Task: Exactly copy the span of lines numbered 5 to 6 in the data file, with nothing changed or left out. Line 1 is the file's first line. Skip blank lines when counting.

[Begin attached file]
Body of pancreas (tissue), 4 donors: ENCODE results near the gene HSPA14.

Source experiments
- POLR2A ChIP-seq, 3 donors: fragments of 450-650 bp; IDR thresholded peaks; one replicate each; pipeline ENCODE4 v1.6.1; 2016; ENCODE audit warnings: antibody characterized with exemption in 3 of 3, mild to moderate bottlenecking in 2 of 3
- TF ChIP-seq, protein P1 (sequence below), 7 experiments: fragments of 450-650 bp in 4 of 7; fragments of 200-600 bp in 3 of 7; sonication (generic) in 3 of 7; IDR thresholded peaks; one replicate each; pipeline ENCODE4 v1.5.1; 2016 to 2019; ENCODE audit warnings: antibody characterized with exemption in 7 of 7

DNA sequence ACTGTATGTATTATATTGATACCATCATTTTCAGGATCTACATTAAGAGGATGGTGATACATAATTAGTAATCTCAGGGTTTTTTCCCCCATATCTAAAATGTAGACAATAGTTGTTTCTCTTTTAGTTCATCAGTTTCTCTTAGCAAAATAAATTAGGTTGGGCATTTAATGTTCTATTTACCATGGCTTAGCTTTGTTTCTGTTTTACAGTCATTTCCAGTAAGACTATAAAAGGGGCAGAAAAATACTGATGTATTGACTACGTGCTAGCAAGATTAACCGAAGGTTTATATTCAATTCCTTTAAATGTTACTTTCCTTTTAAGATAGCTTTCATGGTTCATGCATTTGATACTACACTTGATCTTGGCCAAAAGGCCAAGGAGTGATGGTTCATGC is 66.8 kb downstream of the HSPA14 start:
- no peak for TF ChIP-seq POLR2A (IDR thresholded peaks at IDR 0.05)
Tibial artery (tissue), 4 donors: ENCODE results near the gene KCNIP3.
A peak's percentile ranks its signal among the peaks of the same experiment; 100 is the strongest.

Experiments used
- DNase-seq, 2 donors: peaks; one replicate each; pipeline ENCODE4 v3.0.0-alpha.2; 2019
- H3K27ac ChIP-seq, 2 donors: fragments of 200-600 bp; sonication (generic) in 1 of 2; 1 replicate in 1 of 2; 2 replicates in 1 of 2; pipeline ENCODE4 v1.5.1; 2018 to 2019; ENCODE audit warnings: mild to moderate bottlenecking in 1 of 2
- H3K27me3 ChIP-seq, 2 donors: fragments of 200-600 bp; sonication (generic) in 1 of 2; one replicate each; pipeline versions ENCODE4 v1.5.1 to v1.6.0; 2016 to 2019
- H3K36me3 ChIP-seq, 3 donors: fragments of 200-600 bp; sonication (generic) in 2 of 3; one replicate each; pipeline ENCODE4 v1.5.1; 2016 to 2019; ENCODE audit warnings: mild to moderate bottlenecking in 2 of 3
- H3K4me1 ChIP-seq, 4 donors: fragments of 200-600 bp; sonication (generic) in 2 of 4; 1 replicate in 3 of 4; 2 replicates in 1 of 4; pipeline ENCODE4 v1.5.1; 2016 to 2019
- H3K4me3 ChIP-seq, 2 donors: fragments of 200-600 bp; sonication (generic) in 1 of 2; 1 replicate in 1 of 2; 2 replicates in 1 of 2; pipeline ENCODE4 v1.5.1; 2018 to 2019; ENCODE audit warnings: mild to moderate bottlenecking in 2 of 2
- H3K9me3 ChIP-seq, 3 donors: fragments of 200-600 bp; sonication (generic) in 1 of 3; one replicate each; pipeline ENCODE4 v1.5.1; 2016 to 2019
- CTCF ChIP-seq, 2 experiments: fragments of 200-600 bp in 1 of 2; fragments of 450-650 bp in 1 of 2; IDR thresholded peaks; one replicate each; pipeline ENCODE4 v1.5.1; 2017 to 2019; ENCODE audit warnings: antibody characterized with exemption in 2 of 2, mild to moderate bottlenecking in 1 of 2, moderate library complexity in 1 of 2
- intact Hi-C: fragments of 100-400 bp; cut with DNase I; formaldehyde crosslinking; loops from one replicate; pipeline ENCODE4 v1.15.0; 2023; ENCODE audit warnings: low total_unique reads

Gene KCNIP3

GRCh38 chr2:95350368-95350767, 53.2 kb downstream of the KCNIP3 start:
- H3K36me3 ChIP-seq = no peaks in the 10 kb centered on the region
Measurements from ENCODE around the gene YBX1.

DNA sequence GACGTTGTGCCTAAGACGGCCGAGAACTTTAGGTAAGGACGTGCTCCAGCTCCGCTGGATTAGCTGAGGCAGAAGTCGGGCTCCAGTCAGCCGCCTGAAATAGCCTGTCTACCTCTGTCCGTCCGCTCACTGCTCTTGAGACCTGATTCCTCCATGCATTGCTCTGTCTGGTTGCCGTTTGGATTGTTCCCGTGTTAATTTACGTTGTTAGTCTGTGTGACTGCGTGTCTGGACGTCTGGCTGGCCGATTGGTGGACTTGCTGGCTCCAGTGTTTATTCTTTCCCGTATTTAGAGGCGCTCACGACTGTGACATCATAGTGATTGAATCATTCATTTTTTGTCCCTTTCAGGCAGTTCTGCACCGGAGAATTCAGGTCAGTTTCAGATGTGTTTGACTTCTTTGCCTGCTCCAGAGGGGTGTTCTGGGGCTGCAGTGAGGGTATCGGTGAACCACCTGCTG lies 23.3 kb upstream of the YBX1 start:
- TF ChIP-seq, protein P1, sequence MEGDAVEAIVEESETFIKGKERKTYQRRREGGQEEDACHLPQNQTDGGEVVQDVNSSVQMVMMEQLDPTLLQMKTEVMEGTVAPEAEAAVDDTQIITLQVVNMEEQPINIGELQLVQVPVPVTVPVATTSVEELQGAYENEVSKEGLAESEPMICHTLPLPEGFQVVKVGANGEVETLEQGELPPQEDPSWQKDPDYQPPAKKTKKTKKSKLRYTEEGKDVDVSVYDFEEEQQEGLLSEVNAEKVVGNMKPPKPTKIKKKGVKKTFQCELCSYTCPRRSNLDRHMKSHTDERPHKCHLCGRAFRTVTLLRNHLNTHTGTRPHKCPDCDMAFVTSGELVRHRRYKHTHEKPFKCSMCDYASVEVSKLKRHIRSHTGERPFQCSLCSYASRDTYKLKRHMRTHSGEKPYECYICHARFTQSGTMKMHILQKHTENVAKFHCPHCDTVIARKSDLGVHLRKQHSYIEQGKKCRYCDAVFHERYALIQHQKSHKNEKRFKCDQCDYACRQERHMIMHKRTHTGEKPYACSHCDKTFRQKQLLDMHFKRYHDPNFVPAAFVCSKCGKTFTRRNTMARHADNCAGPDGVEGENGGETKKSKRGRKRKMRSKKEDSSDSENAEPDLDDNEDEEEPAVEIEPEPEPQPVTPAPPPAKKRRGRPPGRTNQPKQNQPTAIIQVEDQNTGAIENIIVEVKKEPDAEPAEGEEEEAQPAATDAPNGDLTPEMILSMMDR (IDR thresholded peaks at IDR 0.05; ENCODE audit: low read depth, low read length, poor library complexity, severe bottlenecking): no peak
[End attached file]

DNA sequence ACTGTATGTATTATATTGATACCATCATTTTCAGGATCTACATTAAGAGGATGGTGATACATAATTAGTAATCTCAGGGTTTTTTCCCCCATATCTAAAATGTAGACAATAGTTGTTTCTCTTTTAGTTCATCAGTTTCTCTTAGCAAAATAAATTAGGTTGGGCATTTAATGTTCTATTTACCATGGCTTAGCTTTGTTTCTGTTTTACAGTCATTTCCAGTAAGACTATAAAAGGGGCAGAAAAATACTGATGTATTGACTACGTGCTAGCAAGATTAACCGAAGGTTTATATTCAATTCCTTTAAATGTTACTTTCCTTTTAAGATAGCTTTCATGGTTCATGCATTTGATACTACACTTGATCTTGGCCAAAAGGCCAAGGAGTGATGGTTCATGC is 66.8 kb downstream of the HSPA14 start:
- no peak for TF ChIP-seq POLR2A (IDR thresholded peaks at IDR 0.05)